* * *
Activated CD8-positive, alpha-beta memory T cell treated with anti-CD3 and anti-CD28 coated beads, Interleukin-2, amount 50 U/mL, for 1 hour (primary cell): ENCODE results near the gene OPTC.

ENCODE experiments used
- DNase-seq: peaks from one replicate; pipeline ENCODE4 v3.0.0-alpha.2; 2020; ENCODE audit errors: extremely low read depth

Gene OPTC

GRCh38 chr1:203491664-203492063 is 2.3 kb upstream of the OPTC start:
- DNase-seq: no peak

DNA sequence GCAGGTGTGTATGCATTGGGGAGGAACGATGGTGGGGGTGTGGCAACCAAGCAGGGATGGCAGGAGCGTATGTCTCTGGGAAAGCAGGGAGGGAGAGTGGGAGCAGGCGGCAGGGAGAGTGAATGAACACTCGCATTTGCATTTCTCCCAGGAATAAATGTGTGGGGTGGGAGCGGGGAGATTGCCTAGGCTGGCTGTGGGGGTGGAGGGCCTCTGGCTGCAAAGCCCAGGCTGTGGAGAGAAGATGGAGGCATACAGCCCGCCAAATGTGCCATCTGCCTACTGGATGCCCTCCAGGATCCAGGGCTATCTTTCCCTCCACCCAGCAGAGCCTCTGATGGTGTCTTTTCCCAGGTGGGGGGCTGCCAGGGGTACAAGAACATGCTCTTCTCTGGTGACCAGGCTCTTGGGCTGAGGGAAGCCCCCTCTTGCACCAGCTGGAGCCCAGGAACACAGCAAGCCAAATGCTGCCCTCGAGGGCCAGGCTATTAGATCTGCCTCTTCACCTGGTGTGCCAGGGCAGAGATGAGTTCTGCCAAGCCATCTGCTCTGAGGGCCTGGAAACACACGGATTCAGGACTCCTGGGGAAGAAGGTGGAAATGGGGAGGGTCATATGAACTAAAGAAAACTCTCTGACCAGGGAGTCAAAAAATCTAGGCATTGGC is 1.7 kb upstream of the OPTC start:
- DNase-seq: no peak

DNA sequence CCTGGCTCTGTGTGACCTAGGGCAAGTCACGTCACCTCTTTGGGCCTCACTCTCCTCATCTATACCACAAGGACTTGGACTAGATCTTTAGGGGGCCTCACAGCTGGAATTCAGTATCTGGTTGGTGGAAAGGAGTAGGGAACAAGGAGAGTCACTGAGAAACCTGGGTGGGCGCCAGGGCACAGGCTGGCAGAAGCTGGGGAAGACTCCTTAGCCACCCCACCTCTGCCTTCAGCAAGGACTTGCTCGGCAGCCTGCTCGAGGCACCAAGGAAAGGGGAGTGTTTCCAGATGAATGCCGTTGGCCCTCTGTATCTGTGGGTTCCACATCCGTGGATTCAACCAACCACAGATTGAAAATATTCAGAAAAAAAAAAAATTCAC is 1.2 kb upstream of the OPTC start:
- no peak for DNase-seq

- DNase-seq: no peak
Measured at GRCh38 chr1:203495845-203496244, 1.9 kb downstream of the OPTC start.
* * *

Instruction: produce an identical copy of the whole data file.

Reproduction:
Activated CD8-positive, alpha-beta memory T cell treated with anti-CD3 and anti-CD28 coated beads, Interleukin-2, amount 50 U/mL, for 1 hour (primary cell): ENCODE results near the gene OPTC.

ENCODE experiments used
- DNase-seq: peaks from one replicate; pipeline ENCODE4 v3.0.0-alpha.2; 2020; ENCODE audit errors: extremely low read depth

Gene OPTC

GRCh38 chr1:203491664-203492063 is 2.3 kb upstream of the OPTC start:
- DNase-seq: no peak

DNA sequence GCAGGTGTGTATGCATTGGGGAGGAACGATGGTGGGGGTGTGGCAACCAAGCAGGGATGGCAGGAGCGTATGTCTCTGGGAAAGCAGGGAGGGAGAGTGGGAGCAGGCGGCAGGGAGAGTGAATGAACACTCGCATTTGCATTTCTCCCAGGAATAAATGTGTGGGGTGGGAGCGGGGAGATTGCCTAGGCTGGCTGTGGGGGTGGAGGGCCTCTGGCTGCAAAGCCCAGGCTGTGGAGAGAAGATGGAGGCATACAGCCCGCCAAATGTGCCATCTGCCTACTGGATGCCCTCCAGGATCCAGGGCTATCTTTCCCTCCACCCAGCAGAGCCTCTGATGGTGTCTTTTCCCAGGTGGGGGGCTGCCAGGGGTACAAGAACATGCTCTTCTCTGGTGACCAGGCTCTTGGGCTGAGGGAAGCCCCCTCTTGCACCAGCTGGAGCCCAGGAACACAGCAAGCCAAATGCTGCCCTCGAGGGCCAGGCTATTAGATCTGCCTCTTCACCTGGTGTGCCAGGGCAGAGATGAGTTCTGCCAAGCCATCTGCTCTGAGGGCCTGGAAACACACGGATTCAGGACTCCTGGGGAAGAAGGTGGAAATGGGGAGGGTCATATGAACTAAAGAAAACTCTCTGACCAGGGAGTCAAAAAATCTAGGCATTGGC is 1.7 kb upstream of the OPTC start:
- DNase-seq: no peak

DNA sequence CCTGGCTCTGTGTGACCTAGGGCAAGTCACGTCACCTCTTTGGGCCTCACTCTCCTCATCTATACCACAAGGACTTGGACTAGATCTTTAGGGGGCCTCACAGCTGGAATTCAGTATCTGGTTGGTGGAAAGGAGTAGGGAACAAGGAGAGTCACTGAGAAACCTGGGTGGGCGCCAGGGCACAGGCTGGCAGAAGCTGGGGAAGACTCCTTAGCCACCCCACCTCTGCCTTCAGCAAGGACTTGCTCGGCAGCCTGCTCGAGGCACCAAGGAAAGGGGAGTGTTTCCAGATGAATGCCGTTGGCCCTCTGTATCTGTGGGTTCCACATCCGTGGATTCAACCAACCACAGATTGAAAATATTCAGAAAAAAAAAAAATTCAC is 1.2 kb upstream of the OPTC start:
- no peak for DNase-seq

- DNase-seq: no peak
Measured at GRCh38 chr1:203495845-203496244, 1.9 kb downstream of the OPTC start.